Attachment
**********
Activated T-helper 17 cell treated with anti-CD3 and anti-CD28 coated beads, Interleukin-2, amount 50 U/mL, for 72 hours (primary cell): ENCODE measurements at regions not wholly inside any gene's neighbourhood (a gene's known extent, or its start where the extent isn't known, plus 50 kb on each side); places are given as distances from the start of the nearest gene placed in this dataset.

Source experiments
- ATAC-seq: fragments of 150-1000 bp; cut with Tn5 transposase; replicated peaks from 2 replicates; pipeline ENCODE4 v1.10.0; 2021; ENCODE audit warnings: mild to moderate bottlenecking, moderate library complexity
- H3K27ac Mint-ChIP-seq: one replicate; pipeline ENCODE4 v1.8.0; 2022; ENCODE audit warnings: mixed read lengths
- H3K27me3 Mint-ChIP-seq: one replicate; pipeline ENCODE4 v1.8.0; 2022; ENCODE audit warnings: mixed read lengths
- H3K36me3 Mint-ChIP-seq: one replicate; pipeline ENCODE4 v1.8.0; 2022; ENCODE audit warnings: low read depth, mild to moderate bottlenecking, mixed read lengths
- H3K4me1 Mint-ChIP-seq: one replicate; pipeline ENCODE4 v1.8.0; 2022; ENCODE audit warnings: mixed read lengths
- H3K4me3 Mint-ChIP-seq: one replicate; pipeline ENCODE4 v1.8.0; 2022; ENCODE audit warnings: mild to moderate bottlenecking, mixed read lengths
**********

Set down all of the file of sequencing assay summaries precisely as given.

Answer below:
Activated T-helper 17 cell treated with anti-CD3 and anti-CD28 coated beads, Interleukin-2, amount 50 U/mL, for 72 hours (primary cell): ENCODE measurements at regions not wholly inside any gene's neighbourhood (a gene's known extent, or its start where the extent isn't known, plus 50 kb on each side); places are given as distances from the start of the nearest gene placed in this dataset.

Source experiments
- ATAC-seq: fragments of 150-1000 bp; cut with Tn5 transposase; replicated peaks from 2 replicates; pipeline ENCODE4 v1.10.0; 2021; ENCODE audit warnings: mild to moderate bottlenecking, moderate library complexity
- H3K27ac Mint-ChIP-seq: one replicate; pipeline ENCODE4 v1.8.0; 2022; ENCODE audit warnings: mixed read lengths
- H3K27me3 Mint-ChIP-seq: one replicate; pipeline ENCODE4 v1.8.0; 2022; ENCODE audit warnings: mixed read lengths
- H3K36me3 Mint-ChIP-seq: one replicate; pipeline ENCODE4 v1.8.0; 2022; ENCODE audit warnings: low read depth, mild to moderate bottlenecking, mixed read lengths
- H3K4me1 Mint-ChIP-seq: one replicate; pipeline ENCODE4 v1.8.0; 2022; ENCODE audit warnings: mixed read lengths
- H3K4me3 Mint-ChIP-seq: one replicate; pipeline ENCODE4 v1.8.0; 2022; ENCODE audit warnings: mild to moderate bottlenecking, mixed read lengths